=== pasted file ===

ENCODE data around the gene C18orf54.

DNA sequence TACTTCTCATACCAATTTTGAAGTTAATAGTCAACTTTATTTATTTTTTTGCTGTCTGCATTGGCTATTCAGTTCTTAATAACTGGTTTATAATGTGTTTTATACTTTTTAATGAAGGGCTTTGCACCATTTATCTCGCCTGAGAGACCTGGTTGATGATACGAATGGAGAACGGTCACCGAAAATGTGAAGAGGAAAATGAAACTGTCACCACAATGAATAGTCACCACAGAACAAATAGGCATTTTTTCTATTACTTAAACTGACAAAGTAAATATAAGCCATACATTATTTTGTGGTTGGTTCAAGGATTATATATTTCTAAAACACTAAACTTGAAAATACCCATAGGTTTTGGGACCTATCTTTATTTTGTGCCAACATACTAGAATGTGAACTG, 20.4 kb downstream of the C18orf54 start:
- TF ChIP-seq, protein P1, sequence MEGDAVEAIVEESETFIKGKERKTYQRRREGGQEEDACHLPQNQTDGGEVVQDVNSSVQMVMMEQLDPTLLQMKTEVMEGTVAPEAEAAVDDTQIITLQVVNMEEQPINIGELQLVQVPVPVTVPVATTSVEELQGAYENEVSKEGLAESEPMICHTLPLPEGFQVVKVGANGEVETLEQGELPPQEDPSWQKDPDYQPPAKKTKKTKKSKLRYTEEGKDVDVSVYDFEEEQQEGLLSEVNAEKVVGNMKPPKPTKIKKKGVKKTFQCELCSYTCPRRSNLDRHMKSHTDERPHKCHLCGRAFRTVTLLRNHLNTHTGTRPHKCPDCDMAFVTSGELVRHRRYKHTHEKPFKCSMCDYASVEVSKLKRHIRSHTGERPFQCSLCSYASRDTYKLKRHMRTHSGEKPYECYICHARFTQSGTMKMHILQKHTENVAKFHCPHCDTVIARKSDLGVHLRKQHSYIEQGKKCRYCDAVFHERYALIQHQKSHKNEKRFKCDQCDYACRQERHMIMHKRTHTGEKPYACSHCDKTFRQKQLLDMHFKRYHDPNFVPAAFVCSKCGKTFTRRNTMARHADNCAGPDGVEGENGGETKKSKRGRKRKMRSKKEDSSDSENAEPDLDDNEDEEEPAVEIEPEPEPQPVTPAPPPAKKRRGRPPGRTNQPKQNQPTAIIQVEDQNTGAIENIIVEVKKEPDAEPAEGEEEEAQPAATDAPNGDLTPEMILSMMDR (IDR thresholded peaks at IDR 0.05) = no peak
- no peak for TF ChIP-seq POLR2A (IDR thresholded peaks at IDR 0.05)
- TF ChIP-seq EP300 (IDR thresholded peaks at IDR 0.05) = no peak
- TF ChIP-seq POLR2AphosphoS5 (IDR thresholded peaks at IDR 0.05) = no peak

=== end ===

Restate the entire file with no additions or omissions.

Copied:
ENCODE data around the gene C18orf54.

DNA sequence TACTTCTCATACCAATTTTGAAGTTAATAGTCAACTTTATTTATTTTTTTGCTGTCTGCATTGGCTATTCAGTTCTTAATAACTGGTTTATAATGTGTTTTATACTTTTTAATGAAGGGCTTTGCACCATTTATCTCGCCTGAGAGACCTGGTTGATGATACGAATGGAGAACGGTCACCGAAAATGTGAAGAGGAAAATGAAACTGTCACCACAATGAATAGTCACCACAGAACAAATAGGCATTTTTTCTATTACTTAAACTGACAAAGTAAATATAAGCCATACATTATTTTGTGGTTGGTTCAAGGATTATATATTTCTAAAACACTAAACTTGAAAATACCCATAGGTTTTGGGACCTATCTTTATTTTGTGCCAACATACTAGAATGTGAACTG, 20.4 kb downstream of the C18orf54 start:
- TF ChIP-seq, protein P1, sequence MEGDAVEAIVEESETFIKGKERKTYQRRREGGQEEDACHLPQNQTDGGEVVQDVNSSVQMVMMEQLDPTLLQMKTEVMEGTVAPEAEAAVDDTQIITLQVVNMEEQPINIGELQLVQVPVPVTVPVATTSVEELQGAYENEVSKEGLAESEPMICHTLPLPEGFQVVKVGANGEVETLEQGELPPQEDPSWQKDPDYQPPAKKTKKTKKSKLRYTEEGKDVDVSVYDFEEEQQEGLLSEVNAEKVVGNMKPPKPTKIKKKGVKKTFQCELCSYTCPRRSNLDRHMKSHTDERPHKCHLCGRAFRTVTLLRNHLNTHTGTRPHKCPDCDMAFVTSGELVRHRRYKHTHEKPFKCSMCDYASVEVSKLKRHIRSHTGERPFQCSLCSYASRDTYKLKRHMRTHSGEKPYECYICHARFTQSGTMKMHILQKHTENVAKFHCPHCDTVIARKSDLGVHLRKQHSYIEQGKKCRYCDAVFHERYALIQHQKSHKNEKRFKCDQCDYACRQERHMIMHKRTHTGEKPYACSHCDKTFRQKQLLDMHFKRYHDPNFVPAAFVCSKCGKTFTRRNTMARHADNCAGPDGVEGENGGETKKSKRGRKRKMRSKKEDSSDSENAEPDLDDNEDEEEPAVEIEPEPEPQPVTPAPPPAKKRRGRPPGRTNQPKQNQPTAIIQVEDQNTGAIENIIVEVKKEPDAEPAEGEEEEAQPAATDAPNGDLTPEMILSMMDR (IDR thresholded peaks at IDR 0.05) = no peak
- no peak for TF ChIP-seq POLR2A (IDR thresholded peaks at IDR 0.05)
- TF ChIP-seq EP300 (IDR thresholded peaks at IDR 0.05) = no peak
- TF ChIP-seq POLR2AphosphoS5 (IDR thresholded peaks at IDR 0.05) = no peak